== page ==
And one way this is signified is through the cultural expression of the people of God, which we see especially in verses 5-7. God intends to use all the best products of human ingenuity—art, music, wealth, fashion, etc.—to “beautify [his] beautiful house” (Isa 60:7). We might otherwise think that God would eradicate such things in the new heavens and new earth because they were too earthly or sinful for his kingdom (and some things certainly are), but turns out, God likes some of what we make, perhaps like a parent puts their kid’s scribbles on their fridge.

We’ll turn to Revelation 21:22-27 to see that from a different angle. There the connection between Jesus’s work of redemption and the eternal life of God’s people is made plain (“the Lord God Almighty and the Lamb”), and there again we see that “the glory and honor of the nations” will be brought into the City of God. In this we see how the Kingdom of God doesn’t reject human cultures and their paraphernalia but instead redeems them, dignifies them, and devotes them to God’s glory. In God’s economy, every culture has beauty and value to add to his Kingdom.

This will likely challenge us on our own notions of human culture, particularly when it comes to how we value the products of different cultures. To be quite clear though, the Bible isn’t calling you to thus disregard or discount your culture. We are called to live enculturated but not exclusionary lives; we all can’t help existing within a culture, but by the power of the Holy Spirit within us we can work to value other cultures just as much as Jesus has commanded us to “love your neighbor as yourself” (Matt 22:38). As we’ll discuss in the last question, putting this into practice, and all the cross-cultural peace and reconciliation that should come with it, is one way our future life in God’s kingdom informs how we live now.

In his book The Beautiful Community, Irwin Ince makes this same connection: “The royal beauty of the people of God pictured for us in Isaiah…and carried through in Revelation is a balm for our soul. This vision is actually hard to believe if our eyes are only set on the trauma-inducing reality of our divisions. When we’re in the middle of the mess, when we are struggling in the church and in our communities, can we have the kind of vision that looks at image-bearers and sees the end? The kind that sees the reunion and reunification of humanity brought together in the royal beauty that the anointed one promises?”(Ince, 64)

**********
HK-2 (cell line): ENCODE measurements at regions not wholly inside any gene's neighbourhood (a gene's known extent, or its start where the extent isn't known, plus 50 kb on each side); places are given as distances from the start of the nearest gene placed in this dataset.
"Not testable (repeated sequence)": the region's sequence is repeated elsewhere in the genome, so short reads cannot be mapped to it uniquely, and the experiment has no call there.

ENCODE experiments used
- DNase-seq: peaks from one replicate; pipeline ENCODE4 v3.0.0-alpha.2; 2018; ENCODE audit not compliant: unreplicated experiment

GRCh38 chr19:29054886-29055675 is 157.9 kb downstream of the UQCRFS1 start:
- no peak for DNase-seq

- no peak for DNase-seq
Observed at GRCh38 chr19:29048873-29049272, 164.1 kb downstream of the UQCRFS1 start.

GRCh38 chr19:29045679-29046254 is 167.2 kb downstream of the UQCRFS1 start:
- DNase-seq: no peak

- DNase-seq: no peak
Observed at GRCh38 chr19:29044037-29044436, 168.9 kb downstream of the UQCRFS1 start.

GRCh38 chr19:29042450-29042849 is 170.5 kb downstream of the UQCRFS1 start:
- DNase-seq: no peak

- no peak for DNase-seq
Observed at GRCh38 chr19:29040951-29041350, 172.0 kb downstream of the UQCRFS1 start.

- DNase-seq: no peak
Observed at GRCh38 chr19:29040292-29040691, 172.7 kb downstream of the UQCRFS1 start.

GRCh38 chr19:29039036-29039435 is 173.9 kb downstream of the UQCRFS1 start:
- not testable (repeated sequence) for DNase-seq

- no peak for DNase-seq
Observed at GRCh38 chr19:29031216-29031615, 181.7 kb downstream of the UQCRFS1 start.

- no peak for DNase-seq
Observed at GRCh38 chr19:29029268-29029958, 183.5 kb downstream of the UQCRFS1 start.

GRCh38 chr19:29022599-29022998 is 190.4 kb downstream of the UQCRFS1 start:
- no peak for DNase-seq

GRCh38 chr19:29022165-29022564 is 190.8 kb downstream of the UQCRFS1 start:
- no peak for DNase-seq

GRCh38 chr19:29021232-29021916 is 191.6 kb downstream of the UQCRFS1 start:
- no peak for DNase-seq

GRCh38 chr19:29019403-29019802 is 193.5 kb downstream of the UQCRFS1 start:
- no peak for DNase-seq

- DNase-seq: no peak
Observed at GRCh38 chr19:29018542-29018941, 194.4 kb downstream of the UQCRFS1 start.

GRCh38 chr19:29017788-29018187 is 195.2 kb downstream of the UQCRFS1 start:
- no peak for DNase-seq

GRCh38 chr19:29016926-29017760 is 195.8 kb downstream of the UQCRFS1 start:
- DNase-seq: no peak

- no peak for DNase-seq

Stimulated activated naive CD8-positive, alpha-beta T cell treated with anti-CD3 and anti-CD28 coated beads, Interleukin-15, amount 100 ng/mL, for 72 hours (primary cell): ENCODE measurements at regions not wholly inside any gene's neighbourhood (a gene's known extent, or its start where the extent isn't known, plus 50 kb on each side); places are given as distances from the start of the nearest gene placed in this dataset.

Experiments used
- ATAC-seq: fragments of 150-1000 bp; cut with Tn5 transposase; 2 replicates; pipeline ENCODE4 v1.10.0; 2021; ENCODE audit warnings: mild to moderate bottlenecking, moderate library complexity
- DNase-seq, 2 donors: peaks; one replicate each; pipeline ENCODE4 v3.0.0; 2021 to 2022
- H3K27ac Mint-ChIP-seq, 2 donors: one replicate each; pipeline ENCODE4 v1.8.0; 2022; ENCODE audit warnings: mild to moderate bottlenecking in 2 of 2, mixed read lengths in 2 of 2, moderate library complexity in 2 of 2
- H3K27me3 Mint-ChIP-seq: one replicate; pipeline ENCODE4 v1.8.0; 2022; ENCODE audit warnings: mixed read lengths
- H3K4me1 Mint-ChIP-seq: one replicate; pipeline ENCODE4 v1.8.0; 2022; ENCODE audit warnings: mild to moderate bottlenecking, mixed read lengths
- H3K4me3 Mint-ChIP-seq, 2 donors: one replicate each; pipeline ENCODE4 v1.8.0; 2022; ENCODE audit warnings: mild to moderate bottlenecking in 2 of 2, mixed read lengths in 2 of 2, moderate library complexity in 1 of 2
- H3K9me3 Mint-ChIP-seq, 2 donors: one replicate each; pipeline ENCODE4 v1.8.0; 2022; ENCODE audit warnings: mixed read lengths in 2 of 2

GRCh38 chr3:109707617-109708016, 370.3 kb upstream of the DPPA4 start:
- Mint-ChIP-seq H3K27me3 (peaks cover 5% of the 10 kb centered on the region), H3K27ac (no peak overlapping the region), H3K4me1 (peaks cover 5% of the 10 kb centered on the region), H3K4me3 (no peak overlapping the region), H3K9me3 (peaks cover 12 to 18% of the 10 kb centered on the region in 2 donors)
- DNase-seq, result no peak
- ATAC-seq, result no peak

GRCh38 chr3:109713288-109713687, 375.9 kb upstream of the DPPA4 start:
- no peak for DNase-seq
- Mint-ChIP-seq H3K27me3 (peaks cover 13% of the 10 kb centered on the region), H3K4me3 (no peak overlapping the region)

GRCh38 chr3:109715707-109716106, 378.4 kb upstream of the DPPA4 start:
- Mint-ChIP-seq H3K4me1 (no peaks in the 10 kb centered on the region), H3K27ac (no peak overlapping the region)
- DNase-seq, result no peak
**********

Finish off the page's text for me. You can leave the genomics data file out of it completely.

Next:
Discussion primer: The prophet Isaiah preached and wrote from about 740-700BC, a little less than 200 years before the Babylonians overthrew Jerusalem and carried God’s people off into exile. From his point in history, Isaiah foretold that coming Babylonian invasion, exile, and a future era when God would reverse his people’s fortunes. Chapters 56-66 cover that future era, and Isaiah foretold both Israel’s restoration to their homeland and an even greater restoration that would one day transform the whole world. That greater restoration is what we find here in Isaiah 60.

Questions for Discussion

• Could someone read Isaiah 60:1-11 for us?

• What stood out to you in the passage?

• What are cross-cultural relations like in this passage?

• Could someone read Revelation 21:22-27 for us?

• How can these two passages help us understand what society will be like in God’s eternal kingdom?

• What, if anything, is convicting or challenging to you about that?

• How do you think this future vision informs the way we relate to others now?

• Prayer Prompt: Ask God to help you see and value other people and their cultures as he sees and values them.